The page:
ronze sculptor Brett Davis was born with debilitating asthma. His inhaler always had to be at the ready for an imminent attack. But that all changed in 2004 when he purchased a property in King Township with two lush acres of Spruce forest. Within the first year, he was only using his inhaler once a month. By the second year, he seldom used it at all. Today, he no longer has asthma and attributes his recovery to the forest that cleans pollutants from the air. “It’s been fantastic,” Davis says. “My studio is a stone’s throw from the forest. In the summer, I always have my windows open and the cool fresh air just flows through all day. The trees act like an air conditioner.” The forest was originally planted by a Dutch farmer who owned the property and planned on selling Christmas trees. Today, the 50-foot-high Spruces are too tall to sell, but naturally absorb carbon dioxide and filter dust particles, while emitting oxygen and cooling the surrounding land. Abounding with wildlife, the forest has become home to butterflies and birds of every species, from pileated Woodpeckers to Indigo Buntings and hummingbirds. Deer, fox and opossum have found refuge here too. “You

build it and they will come,” Davis says. “One discovers it and they tell a friend and they tell a friend.” So important has the forest been to Davis’s overall health and daily enjoyment that he grew concerned when his Spruces began to die off from a mysterious disease. “We think it might be a fungus that’s gotten into the soil, but we don’t know for sure.” One hundred trees were felled in a relatively short stretch of time. “One came down in high winds and hit my steel shed in the forest,” he recalls. Fearing the potential loss that could adversely affect his health, Davis consulted his sister, Lorraine Mennen, the owner of Pathways to Perennials in Pottageville. Mennen informed him of a new subsidized tree planting program offered by Lake Simcoe Region Conservation Authority (LSRCA). The funding program is focused on increasing tree cover in high-priority areas where an environmental benefit can be achieved. “It was a race against time,” Davis says. “We wanted to try to replenish the forest before it was fully depleted. You need to be using trees as a windbreak for wind and soil erosion, reforestation, community projects, things like that to qualify.”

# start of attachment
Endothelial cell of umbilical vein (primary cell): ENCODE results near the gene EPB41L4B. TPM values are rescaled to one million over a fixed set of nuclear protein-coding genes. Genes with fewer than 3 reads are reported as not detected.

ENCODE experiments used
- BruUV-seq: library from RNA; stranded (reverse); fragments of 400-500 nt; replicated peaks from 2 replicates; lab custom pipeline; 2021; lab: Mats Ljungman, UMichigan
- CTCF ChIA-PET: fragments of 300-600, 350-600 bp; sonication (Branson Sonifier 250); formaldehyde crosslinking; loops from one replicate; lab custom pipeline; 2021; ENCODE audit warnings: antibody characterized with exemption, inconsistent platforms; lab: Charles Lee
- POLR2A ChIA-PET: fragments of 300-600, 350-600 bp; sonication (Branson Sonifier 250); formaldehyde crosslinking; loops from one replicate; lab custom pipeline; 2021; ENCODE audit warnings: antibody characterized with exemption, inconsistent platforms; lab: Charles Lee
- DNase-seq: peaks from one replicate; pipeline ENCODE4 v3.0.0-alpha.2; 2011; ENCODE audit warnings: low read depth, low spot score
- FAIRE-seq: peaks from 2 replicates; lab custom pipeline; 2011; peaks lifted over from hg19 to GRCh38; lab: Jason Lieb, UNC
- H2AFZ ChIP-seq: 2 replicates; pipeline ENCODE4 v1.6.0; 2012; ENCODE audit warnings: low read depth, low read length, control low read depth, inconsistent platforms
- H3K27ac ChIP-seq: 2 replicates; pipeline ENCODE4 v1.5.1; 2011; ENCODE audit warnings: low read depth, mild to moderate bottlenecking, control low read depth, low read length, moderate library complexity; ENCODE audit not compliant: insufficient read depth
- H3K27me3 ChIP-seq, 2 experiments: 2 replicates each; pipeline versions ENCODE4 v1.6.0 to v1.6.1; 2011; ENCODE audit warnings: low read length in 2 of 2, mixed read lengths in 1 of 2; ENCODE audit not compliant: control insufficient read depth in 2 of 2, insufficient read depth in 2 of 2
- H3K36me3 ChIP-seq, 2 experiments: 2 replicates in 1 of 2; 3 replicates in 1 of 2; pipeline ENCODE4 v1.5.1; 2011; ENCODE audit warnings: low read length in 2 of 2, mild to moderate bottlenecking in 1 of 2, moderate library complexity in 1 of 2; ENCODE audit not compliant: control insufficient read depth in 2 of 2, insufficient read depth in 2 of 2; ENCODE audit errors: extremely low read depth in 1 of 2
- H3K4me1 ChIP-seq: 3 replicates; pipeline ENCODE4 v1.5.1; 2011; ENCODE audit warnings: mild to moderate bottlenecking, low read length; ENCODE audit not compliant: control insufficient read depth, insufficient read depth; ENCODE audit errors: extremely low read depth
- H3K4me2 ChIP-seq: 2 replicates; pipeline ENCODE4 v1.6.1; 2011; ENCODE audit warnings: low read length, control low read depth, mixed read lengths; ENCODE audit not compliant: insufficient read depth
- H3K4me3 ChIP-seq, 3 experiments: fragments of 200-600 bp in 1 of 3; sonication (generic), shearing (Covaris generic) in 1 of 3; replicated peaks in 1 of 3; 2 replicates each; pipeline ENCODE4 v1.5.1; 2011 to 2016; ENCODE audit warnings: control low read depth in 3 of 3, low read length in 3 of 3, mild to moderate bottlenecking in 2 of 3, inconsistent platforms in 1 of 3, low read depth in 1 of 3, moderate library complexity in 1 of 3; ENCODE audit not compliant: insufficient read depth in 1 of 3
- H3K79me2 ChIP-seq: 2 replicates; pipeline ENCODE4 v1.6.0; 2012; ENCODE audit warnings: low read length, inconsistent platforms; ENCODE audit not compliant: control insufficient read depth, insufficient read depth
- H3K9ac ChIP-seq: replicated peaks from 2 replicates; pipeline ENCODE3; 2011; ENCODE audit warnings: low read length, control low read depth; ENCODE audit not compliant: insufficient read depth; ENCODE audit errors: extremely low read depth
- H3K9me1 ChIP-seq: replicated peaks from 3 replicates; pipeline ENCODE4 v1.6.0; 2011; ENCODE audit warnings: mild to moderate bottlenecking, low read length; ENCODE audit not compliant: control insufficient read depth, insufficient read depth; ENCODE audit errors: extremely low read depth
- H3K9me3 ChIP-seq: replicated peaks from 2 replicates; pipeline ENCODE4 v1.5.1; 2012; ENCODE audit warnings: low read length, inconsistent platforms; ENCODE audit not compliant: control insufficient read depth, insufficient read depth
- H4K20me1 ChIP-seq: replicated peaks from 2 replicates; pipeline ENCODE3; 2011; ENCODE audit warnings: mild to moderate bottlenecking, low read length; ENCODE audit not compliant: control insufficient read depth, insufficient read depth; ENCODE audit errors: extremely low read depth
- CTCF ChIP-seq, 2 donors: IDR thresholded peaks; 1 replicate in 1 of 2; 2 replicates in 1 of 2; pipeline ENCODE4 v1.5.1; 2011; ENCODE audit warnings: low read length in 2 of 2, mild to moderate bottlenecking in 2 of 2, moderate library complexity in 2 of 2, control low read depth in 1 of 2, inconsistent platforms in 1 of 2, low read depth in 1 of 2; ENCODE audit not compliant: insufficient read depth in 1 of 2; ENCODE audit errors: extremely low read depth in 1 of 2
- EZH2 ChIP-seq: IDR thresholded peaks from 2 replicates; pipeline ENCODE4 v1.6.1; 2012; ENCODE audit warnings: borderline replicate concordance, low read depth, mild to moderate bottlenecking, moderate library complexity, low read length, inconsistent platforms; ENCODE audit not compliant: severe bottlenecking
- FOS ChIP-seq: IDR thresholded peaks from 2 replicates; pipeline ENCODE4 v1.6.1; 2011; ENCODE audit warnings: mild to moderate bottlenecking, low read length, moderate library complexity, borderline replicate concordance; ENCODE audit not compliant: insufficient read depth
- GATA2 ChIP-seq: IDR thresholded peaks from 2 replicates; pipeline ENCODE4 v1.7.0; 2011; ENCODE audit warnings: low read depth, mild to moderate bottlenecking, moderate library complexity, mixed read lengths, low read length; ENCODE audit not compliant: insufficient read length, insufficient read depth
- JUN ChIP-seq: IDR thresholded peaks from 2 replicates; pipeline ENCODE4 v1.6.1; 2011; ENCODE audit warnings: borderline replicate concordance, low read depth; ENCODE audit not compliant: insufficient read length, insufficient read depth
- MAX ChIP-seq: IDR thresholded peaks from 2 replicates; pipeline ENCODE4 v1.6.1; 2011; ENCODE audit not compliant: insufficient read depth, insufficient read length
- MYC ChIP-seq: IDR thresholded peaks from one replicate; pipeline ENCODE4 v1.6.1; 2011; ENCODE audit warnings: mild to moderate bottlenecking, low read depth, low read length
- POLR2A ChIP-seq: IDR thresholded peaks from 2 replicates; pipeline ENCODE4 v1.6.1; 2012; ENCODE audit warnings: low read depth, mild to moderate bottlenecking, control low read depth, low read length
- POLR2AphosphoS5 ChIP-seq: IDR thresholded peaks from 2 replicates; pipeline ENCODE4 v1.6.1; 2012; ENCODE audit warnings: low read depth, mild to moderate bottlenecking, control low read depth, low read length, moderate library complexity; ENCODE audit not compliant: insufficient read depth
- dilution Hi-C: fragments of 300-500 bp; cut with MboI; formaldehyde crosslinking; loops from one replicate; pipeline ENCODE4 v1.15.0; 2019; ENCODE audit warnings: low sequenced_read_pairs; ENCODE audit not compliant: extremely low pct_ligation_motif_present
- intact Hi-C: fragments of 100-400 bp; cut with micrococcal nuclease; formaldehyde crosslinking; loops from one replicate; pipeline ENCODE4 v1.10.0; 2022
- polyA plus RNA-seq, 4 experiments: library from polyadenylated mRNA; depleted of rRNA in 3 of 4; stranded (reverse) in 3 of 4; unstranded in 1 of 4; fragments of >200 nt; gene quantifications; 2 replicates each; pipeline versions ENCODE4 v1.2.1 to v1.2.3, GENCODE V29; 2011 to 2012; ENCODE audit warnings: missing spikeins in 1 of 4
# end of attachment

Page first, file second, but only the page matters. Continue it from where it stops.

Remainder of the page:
Bronze sculptor Brett Davis no longer needs an inhaler.

To ensure his forest would remain for generations to come, Davis decided to plant new seedlings in the two acres behind the existing forest, and requested a free assessment by the LSRCA. Forest Technician Paul Cottenden recommended Tamaracks, White Pine and White Spruce that would tolerate the land’s high water table, and Davis decided to plant 1,800 seedlings. “We also added in hardwoods in sections where the forest was already lost,” Davis says. “There was a bare patch in the center where the previous owner had sold a number of Christmas trees.” Cottenden suggested 50 Sugar Maples for that area to introduce diversity and Davis has since added in Birches, Maples, Oaks and Cedars about the property. “I paid about 25 cents on the dollar for the trees through the program,” Davis says. “The total investment was $1,200 and that included the planting by the LSRCA. It was all done in one day. If you go to a garden center selling a seedling, it costs at least four times that — and you’d have to do the planting.” So impressed was Davis with the program that he’s encouraged his neighbours to join in the reforestation movement on their land. “I guess that we’re all passionate about this area, the environment and the crusade to sustain